Jerry G. Blaivas

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Jerry G. Blaivas, MD, FACS is an American urologist.[1] Blaivas is a clinical professor of urology at Weill Cornell Medical College,[2] adjunct professor at SUNY Downstate Medical Center[3][4] and Attending Surgeon at New York Presbyterian Hospital[5] and Lenox Hill Hospital.[6] Blaivas served as a professor of urology and vice chairman of the department of urology at Columbia University College of Physicians and Surgeons.[7][8] He is known for his impacts on urodynamics[9] as a developer of sling surgery for female stress incontinence (without mesh) and developing classification systems for stress incontinence, overactive bladder, female urethral obstruction, urethral stricture detrusor sphincter dyssynergia.[10][11] Jerry Blaivas founded peer-reviewed journal, Neurourology and Urodynamics, and served as an editor-in-cheif,[7] and he is the co-founder of Symptelligence Medical Informatics, LLC.[12][13] He is a leading urologic reconstructive surgeon, having performed more than 2,000 autologous fascial slings for incontinence. Blaivas has authored more than 400 publications. He was listed by Castle Connolly as one of America’s top doctors in American and Top Doctors in New York Metro Area since its inception in 1992.[14] Blaivas was recognized by the Society for Urodynamics and Female Urology (SUFU) as a founding father of female pelvic medicine and reconstructive surgery (FPMRS)[15] and received the Ferdinand. C. Valentine Medal from the New York Academy of Medicine for outstanding contributions to urology 2015).[7]

Education and Training

Dr. Blaivas is a 1960 graduate of New York’s Lawrence High School and Tufts University from which he received a bachelor's degree in English Literature in 1964.[15] Blaivas received a medical degree from the Tufts University School of Medicine in 1968.[2][16] After 3 years of Boston City Hospital general surgery residency, he served in the United States Army as an orthopedic surgeon from 1971 to 1973. After returning, Blaivas completed his urology residency at Tufts New England Medical Center in 1976.[15]


During his chief residency year, Blaivas received a grant from National Multiple Sclerosis Foundation. Upon graduation, he joined the Tufts New England Medical Center's faculty. He was appointed director of the urodynamic laboratory, funded by his multiple sclerosis grant. He was promoted to associate professor of urology[17] in 1979, and started one of the first post-graduate fellowship programs in what is now known as pelvic medicine and reconstructive surgery. In 1981, Blaivas joined the faculty of ollege of Physicians and Surgeons of Columbia University,[18] where he has held the positions of professor of clinical urology, director of neurourology, fellowship director,[19] and vice chairman of the department of urology.

In 1982, Blaivas founded Neurourology and Urodynamics, a peer review journal that became the official journal for the International Continence Society ,[20] The Society for Dynamics of the Upper Urinary Tract,[21] the Society of Urodynamics and Female Urology and Urodynamic Society.[22] Blaivas remained editor-in-chief from 1982 to 2006, and to this day, remains on the editorial board.[23]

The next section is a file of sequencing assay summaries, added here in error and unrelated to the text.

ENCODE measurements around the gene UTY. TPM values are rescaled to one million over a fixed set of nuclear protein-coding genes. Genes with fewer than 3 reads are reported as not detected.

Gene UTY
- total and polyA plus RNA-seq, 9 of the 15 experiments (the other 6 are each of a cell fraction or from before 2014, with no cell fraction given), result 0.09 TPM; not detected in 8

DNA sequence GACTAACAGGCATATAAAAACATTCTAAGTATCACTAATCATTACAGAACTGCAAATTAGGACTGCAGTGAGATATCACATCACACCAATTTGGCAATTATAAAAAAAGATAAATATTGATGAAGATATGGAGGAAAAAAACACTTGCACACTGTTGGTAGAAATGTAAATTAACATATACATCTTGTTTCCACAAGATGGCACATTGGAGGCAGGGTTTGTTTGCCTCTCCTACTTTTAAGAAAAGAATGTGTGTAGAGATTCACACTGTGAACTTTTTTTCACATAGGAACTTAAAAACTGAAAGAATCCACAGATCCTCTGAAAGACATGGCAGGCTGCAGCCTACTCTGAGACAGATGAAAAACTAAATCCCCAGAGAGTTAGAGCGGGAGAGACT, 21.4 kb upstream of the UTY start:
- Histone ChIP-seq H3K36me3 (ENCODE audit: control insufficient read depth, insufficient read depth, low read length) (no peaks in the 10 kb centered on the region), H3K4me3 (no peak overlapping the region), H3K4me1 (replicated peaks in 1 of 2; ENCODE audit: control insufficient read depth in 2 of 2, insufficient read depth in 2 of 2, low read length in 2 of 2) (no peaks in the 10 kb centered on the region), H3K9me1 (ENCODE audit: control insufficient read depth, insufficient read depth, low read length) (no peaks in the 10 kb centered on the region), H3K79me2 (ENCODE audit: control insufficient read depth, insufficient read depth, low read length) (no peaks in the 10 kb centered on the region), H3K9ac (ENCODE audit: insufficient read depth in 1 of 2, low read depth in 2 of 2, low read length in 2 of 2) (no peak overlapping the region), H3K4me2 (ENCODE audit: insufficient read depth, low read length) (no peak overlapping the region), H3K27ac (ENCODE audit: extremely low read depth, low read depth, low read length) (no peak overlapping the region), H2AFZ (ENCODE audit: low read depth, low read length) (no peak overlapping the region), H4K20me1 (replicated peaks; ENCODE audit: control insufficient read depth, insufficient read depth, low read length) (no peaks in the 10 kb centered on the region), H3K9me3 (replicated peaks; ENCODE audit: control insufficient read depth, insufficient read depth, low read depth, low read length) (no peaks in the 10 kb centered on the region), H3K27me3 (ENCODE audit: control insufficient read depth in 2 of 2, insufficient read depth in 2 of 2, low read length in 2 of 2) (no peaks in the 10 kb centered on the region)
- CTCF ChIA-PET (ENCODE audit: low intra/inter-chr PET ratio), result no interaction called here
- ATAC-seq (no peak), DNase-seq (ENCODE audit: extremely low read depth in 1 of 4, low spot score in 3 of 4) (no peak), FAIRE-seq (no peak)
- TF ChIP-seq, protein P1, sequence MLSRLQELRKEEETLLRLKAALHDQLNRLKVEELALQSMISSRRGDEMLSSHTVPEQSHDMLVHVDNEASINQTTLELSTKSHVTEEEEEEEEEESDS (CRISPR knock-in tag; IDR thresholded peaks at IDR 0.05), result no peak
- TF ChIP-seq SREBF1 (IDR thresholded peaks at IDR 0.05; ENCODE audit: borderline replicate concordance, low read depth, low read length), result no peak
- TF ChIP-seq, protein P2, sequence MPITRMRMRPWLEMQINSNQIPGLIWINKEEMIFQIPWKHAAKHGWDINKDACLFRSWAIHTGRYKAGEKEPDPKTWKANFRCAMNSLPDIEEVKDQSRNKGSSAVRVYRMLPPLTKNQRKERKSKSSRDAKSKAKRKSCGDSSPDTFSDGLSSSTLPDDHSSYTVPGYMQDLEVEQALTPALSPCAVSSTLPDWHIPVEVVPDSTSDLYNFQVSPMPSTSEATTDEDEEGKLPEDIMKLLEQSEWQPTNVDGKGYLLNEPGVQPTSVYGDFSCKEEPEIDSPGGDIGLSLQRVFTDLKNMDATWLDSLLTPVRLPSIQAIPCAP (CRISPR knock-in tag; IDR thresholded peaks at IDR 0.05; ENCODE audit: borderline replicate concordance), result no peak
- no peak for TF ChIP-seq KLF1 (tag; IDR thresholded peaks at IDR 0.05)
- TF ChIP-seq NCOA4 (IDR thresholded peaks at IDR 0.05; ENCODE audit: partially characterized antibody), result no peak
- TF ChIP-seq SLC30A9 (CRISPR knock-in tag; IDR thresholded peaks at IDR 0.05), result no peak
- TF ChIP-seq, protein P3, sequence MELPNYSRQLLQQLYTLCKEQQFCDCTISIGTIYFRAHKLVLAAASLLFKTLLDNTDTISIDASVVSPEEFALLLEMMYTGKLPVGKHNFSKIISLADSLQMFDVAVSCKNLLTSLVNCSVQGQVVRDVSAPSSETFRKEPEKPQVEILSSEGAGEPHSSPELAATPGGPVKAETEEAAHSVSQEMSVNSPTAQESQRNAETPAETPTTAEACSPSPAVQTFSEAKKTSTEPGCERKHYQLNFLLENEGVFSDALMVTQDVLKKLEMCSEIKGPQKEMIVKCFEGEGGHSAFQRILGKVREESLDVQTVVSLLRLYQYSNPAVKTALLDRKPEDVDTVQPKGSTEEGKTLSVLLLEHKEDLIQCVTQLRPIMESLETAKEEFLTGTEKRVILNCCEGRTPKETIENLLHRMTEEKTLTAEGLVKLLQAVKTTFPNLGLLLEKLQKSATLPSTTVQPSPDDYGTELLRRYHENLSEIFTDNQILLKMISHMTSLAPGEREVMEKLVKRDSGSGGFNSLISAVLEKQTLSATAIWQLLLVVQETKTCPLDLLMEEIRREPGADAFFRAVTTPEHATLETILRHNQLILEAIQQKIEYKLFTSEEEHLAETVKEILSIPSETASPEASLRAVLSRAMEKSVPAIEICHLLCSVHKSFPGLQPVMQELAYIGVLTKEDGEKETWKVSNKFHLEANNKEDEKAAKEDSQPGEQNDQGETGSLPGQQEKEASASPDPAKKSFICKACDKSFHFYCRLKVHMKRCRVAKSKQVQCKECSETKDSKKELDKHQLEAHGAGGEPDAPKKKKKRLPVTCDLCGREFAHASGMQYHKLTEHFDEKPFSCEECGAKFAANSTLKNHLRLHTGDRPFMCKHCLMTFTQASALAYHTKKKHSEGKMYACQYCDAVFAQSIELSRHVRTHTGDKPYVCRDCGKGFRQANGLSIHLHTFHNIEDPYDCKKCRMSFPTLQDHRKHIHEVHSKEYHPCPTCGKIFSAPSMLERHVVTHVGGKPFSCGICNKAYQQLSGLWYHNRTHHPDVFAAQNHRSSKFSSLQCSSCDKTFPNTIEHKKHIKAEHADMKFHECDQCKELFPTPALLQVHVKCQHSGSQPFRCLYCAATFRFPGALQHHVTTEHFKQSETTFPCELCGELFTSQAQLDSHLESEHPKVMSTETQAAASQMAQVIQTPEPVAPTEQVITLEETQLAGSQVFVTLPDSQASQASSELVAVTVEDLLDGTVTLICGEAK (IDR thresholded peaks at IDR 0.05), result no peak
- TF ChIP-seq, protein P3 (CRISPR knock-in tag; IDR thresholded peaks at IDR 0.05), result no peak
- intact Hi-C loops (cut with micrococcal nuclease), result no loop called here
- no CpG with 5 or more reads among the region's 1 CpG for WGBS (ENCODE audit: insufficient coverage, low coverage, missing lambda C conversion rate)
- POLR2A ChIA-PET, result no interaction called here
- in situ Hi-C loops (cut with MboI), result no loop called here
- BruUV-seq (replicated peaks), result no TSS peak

In 1992, Blaias left Columbia University and was appointed clinical professor of urology at Weill Medical College of Cornell University.[2] He founded the UroCenter of New York in the same year.[24][25][26]

In 1998, Blaivas founded the Institute for Bladder and Prostate Research – a not-for-profit foundation dedicated to lower urinary tract and urogyncelogic disorder research.[25][27]

In 2010, Blaivas was became adjunct professor of urology at SUNY Downstate Medical School, where he mentored medical students and residents in urologic research.[3]

In 2013, Blaivas and Stuart JKS Smyth co-founded Symptelligence Medical Informatics, LLC, an mHealth diagnostic, informatics and analytics company.[13][28]

Major Medical Contributions

The Institute for Bladder and Prostate Research

Video Urodynamics

Blaivas was awarded a grant from the National Multiple Sclerosis Society to study the national history of voiding disturbances in multiple sclerosis.[29] This research allowed Blaivas to develop one of the world’s first videourodynamic[30] units, introducing a new method of simultaneously recording and displaying radiological images and urodynamic tracings on a single screen to obtain precise timing of events. Prior to this, videourodynamics was performed by recording physiological parameters on a strip chart recorder and X-rays on a fluorescent screen. This setup left it up to the physician to interpret the interrelationship of physiological and anatomical events by visualizing both images simultaneously on their respective video screens and noting the sequence of events.[25][27]

When first introduced, urodynamics was mainly used as a method of classifying neurogenic bladder among patients with spinal cord injury. Blaivas' research pioneered use of urodynamics to diagnose subtle neurological disorders amongst patients without known neurological conditions.[29] He was later able to demonstrate the utility of urodynamics in treating patients with neurological diseases other than spinal cord injury (such as multiple sclerosis, Parkinson’s disease, diabetes, and Shy–Drager Syndrome) and for diagnosing the full range of lower urinary tract symptoms in men, women and children including urinary incontinence, urethral obstruction.[31]

Classification of Lower Urinary Tract Disorders